I have never in my life had the convenience of hunting property out my back door…except when I was very young.  In almost every instance of trying to establish perennial plots of clover or alfalfa, I found the maintenance in keeping those plots weed free and flourishing to be excessive.  I’m not saying they aren’t good choices, but for a hunter on a time budget like I was it didn’t work out so well.  Perennials like to get mowed or cut routinely.  Alfalfa is finicky and needs a really good Ph to thrive as well as soils that drain well.  Clover needs at least a decent amount of moisture or can easily burn off during dry periods in the summer.  Week clover or alfalfa is susceptible to weed intrusion…requiring additional mowing or the use of herbicides to control the weeds.  Both varieties need good sun light…making them harder to grow in small plots in the timber.  I can also pick varieties of plants for my annual plots that are more frost tolerant than clover or alfalfa…thereby extending the plots attractiveness longer into the season.  For these reasons, I have generally (not totally) gone away from perennial plots.

Fall Planted Annuals-Around the last week of August each year, I find myself putting in my last and final food plots.  In most cases, a fall planting of a blend of annuals is a great choice.  If you’ve done your work throughout the summer by spraying or tilling several times, you’ll be entering this stage of the year with good weed free food plots that are ready to plant.  Unlike spring planted grain plots or summer planted brassicas, these fall planted greens are all about forage.  In a short time, killing frosts will start to change the deer’s world drastically and force the deer herd off preferred green supplies of nutrition to grains, acorns, and more woody varieties of food.  By having green plots after the fall harvest and after some killing frosts, you will undoubtedly attract deer.  A fall blend that contains varieties of plants that offer good amounts of forage while resisting frost seems like a good logical choice then right?

My favorite fall planted green blend—25 to 30lbs/acre winter rye, 3lbs/acre appin turnips, and 3lbs/acre dwarf essex rape.  This blend will cost you about $30/acre when buying bulk agriculture seed or as much as 3 times this if buying marketed food plot seed.  Appin turnips are loved by deer and are a variety that puts the majority of their energy into plant or leaf production.  They are relatively frost tolerant to some degree and provide tons of food.  Rape is a fast germinating and growing brassica with good tolerance of cold temps as well.  And then there is the winter rye… winter rye is a favorite of mine for several reasons.  First, it is a prolific germinator and will grow well in most conditions with very little care or fertilizer.  Second, for a green grain crop it has pretty good nutritional value reaching protein levels as high as 15%.  Third, rye is a nutrient scavenger being able to pull nutrients from deep within the soil and is able to use nutrients that aren’t readily available to other species of plants. This is important because next growing season when I till under the green rye I am able to put back as green manure all those nutrients.  Lastly, winter rye is ultra-cold weather tolerant being able to grow at temperatures down to 33 degrees and freeze proof down to 30 below zero.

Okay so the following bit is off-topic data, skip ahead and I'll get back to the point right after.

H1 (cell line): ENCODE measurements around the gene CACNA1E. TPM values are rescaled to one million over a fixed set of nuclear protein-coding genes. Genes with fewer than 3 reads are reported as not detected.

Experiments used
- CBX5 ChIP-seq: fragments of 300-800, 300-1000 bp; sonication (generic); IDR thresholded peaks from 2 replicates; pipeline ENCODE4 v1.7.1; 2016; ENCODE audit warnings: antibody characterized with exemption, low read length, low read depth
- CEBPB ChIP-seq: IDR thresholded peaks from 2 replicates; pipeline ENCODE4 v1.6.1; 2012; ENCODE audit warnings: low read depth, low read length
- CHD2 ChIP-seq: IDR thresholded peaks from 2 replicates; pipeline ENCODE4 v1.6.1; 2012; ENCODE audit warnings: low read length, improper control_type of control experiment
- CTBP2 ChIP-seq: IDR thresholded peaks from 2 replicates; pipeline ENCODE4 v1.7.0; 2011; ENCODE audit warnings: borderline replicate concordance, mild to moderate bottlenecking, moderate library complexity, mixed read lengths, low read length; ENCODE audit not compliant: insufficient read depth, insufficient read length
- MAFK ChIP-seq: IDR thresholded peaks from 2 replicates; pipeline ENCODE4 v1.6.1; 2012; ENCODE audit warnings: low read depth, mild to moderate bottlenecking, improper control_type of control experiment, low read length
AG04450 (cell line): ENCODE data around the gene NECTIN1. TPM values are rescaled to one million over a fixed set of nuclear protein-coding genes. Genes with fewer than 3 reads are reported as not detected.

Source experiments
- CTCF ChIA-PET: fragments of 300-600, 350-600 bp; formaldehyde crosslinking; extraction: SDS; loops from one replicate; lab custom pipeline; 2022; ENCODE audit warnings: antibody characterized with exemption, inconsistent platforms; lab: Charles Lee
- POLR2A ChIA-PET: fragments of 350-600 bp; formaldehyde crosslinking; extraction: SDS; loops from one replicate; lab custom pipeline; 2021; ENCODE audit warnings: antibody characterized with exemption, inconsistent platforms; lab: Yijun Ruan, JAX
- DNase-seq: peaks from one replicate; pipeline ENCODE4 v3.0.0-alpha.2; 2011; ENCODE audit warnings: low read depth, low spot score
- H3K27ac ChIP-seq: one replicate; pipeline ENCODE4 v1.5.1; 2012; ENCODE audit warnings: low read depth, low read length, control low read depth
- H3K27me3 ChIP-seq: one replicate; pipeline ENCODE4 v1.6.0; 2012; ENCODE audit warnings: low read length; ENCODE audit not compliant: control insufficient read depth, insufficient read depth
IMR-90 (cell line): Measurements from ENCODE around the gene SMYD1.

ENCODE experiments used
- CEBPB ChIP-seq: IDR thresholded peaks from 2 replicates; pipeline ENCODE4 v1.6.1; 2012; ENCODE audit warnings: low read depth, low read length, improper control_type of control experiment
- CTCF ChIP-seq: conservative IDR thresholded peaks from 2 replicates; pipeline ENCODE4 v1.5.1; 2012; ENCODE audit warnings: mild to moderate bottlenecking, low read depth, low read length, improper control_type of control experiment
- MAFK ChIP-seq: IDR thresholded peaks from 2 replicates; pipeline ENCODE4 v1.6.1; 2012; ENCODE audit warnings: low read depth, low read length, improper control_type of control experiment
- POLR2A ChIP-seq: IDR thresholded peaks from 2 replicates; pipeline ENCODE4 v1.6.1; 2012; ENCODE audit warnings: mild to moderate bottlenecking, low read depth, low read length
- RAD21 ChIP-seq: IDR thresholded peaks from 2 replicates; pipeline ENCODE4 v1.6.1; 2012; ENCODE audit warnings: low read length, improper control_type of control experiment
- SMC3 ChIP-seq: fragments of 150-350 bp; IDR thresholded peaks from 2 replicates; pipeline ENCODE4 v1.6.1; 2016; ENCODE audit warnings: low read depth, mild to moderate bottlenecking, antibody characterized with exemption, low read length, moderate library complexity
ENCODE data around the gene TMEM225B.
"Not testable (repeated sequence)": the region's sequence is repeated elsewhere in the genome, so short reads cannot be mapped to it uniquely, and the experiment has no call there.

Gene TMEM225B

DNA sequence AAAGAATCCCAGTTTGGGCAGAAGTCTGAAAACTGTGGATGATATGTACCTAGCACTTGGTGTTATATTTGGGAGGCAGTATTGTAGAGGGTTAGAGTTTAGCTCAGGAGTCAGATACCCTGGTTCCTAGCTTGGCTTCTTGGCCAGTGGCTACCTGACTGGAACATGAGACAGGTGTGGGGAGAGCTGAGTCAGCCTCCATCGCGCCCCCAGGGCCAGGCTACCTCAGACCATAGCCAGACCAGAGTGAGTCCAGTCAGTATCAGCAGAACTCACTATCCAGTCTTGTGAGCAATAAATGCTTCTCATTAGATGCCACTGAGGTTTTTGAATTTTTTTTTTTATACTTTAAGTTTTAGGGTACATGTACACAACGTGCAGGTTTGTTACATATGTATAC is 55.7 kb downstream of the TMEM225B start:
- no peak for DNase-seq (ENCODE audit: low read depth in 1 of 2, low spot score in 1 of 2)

Winter rye is frost proof.  This rye is still green in February and will offer a food source all winter.

Winter rye is frost proof. This rye is still green in February and will offer a food source all winter.

This means my winter rye when planted in early fall will green up and stay green providing a fall and winter food source all the way through till next spring.  Long after every other plant has died or gone dormant from freezing temperature winter rye will still be green and attracting deer.  This blend of rye, appins, and rape will simply outperform most food plots planted each fall in terms of attractiveness, length of time available, and cost.  It has a great return on your investment.  Seeding rate is 25lbs/acre winter rye, 3lbs/acre appins, 3lbs/acre rape.